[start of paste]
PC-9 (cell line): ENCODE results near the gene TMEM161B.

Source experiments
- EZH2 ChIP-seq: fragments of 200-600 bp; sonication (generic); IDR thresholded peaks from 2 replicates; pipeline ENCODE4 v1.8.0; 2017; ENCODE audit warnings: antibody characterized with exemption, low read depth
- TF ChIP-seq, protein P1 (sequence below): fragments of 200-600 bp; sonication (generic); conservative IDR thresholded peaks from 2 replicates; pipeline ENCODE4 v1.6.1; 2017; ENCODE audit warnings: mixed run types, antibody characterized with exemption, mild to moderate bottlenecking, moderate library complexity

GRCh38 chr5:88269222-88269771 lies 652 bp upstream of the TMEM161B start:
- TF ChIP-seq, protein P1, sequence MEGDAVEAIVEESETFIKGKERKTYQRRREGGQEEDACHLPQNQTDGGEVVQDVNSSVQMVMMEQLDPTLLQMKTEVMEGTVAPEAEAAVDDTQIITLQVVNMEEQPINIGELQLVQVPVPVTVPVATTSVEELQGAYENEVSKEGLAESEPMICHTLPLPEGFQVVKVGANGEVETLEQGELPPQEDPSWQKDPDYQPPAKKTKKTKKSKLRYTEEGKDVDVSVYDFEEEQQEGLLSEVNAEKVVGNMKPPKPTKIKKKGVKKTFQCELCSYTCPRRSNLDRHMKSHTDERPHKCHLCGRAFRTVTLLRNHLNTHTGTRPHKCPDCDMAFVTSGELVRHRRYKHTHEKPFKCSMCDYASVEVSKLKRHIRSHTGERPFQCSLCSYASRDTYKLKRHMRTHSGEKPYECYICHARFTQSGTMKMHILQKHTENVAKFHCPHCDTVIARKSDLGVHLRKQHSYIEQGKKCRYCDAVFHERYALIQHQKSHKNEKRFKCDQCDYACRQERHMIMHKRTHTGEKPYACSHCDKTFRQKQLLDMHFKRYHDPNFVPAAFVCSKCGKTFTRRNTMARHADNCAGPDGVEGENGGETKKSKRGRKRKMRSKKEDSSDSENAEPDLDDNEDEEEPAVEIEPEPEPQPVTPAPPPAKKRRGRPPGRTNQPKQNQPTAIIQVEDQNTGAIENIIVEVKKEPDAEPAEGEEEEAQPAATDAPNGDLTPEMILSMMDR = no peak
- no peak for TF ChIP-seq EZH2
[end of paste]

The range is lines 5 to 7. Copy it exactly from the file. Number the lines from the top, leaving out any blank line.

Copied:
GRCh38 chr5:88269222-88269771 lies 652 bp upstream of the TMEM161B start:
- TF ChIP-seq, protein P1, sequence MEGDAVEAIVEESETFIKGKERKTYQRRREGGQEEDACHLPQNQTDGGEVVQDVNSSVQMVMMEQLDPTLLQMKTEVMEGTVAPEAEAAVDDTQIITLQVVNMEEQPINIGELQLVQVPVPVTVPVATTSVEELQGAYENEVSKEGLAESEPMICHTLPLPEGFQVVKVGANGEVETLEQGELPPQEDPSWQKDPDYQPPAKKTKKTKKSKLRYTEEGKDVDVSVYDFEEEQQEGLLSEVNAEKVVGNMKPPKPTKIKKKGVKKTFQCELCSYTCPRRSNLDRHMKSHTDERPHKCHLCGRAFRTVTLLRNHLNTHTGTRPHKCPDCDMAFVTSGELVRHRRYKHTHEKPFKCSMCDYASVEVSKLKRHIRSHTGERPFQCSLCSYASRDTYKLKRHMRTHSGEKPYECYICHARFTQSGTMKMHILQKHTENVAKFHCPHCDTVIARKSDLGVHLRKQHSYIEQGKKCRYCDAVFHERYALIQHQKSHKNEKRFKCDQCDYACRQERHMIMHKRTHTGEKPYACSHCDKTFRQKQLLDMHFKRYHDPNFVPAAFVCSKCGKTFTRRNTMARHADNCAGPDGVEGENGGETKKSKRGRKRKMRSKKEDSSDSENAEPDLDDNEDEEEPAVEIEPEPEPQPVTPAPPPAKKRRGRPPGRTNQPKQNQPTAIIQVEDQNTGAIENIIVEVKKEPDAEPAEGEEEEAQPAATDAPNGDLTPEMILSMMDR = no peak
- no peak for TF ChIP-seq EZH2